For Those Who Like it Hot: Pikliz!

A jar of pikliz

Courtesy of Mirta Yurnet-Thomas

Pikliz is an extremely hot mix of pickled scotch bonnet peppers and shredded veggies with which Haitians flavor their dishes. Every Haitian kitchen’s cupboard or refrigerator has pikliz . It is typically passed around at mealtime so that one can spoon out the liquid and sprinkle it over one’s food.

A jar of pikliz

Pikliz is often used to finish sauces and soups.  Usually, only the liquid is withdrawn.  For some recipes, the carrots, cabbage and onions are also taken, but Haitian cooks call it all “pikliz.”  The hot peppers are never removed. For those recipes that call for extra heat, fresh green Scotch bonnet peppers are added.


For 1 quart, or 50 servings


6 Scotch bonnet peppers
2 cups thinly sliced or shredded cabbage
1/2 cup thinly sliced or shredded carrots
1/4 cup thinly sliced or shredded onion
1/4 cup green peas (frozen)
4 whole cloves
1 teaspoon salt (optional)
8 to 10 peppercorns (optional)
3 cups vinegar


Snip off the stems of the peppers. Cut each pepper into 4 pieces, and keep the seeds.

Place the hot peppers, cabbage, carrots, onion, green peas, cloves, salt, and peppercorns in a quart-size jar that can be well sealed.

Pour in the vinegar.

Close the jar tightly and let sit for at least 24-48 hours before serving.

After you start using the pikliz, refrigerate it. It lasts for months.

Courtesy: Mirta Yurnet-Thomas

Mirta Yurnet-Thomas is an attorney originally from Puerto Rico and married to a Haitian. She spent the summers of her childhood on the family farm picking fresh fruits and vegetables, helping feed the livestock, and watching the men and women prepare local dishes and drinks. After failing to find a Haitian cookbook in the U.S., with her in-laws’ help, she documented the favorite recipes from family and friends, and this became the popular cookbook “A Taste of Haiti” (Hippocrene Books, 2003).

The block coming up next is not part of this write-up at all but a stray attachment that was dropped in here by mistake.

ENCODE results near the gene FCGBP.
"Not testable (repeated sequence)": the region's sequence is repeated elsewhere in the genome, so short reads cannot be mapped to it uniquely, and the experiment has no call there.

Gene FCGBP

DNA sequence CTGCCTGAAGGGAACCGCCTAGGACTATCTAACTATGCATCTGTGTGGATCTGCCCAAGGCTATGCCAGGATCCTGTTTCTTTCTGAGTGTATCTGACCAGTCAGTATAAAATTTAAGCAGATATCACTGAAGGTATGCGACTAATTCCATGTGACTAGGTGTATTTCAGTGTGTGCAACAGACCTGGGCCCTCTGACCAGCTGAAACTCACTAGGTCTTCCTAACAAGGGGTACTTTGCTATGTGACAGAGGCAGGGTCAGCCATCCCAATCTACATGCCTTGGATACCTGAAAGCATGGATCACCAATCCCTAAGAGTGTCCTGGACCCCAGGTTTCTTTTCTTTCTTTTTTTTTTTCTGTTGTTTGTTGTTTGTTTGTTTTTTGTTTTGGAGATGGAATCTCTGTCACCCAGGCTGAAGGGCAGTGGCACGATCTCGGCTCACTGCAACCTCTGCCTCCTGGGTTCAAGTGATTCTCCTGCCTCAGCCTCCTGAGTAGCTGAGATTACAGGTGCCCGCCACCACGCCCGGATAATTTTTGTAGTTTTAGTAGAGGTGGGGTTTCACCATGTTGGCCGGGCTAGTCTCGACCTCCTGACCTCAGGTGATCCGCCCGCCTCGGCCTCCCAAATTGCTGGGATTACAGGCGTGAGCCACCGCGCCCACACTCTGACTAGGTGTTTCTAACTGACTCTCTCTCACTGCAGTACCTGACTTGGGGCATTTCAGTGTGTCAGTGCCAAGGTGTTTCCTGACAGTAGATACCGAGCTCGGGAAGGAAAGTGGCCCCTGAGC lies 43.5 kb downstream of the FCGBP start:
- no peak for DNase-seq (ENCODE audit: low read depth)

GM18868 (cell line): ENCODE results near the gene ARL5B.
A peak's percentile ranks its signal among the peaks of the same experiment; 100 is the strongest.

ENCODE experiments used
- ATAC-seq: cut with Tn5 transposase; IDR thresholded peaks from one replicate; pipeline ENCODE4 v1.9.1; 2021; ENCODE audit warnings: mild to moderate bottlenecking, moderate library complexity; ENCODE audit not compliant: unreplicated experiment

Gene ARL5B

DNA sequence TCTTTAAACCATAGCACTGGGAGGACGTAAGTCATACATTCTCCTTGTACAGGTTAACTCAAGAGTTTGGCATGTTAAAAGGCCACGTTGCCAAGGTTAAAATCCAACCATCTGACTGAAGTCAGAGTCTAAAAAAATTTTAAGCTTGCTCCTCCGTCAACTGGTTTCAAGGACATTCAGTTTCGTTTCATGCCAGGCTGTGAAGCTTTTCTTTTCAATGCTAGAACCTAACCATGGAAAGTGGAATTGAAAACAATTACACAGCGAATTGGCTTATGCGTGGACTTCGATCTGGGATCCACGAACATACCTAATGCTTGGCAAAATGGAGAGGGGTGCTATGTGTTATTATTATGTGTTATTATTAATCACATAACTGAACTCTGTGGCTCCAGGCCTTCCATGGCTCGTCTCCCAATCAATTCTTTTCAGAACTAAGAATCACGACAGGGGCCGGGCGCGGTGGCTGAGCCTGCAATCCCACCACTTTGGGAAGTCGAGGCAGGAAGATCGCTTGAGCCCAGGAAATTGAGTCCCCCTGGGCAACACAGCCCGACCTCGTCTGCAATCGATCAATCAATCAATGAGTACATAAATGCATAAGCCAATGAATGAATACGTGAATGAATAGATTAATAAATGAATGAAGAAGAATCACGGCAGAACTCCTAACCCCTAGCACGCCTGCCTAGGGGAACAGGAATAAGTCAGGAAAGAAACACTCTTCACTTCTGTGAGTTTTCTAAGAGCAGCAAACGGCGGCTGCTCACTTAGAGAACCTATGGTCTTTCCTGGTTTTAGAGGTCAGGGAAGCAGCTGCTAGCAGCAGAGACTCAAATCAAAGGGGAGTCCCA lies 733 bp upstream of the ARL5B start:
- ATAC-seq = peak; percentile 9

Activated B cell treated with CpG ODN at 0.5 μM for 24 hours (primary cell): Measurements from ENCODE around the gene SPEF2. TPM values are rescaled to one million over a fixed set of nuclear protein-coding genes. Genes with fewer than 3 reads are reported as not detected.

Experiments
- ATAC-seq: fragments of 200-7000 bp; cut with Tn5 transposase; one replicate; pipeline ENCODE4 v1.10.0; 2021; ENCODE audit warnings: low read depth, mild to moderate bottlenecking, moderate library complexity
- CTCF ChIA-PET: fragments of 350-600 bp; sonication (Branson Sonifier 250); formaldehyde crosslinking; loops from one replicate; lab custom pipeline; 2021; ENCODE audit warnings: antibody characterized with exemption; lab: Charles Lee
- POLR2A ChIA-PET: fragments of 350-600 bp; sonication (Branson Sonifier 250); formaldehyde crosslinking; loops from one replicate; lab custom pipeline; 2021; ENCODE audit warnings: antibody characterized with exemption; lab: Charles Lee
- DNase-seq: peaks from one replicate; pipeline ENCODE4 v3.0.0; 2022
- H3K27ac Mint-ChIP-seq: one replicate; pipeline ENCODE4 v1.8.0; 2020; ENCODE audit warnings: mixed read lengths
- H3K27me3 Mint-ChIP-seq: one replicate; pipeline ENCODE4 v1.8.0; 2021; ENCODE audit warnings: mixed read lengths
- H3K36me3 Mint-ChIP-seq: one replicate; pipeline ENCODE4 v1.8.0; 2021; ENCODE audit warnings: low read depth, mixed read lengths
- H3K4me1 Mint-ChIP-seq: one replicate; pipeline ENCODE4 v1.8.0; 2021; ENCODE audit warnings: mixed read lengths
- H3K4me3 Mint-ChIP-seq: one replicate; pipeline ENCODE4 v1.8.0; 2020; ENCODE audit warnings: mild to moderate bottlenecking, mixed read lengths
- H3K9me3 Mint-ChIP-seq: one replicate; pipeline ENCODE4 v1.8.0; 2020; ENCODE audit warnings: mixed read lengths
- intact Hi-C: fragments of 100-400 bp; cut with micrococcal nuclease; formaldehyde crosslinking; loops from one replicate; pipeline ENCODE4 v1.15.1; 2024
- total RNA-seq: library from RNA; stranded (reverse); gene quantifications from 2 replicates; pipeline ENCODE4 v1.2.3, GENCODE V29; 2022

Dady Chery

About Dady Chery

Dr. Dady Chery is a Haitian-born journalist, playwright, essayist, and poet. She is the author of "We Have Dared to Be Free: Haiti's Struggle Against Occupation." Her broad interests encompass science, culture, and human rights. She writes extensively about Haiti and world issues such as climate change and social justice. Her many contributions to Haitian news include the first proposal that Haiti’s cholera had been imported by the UN, and the first story describing Haiti’s mineral wealth.

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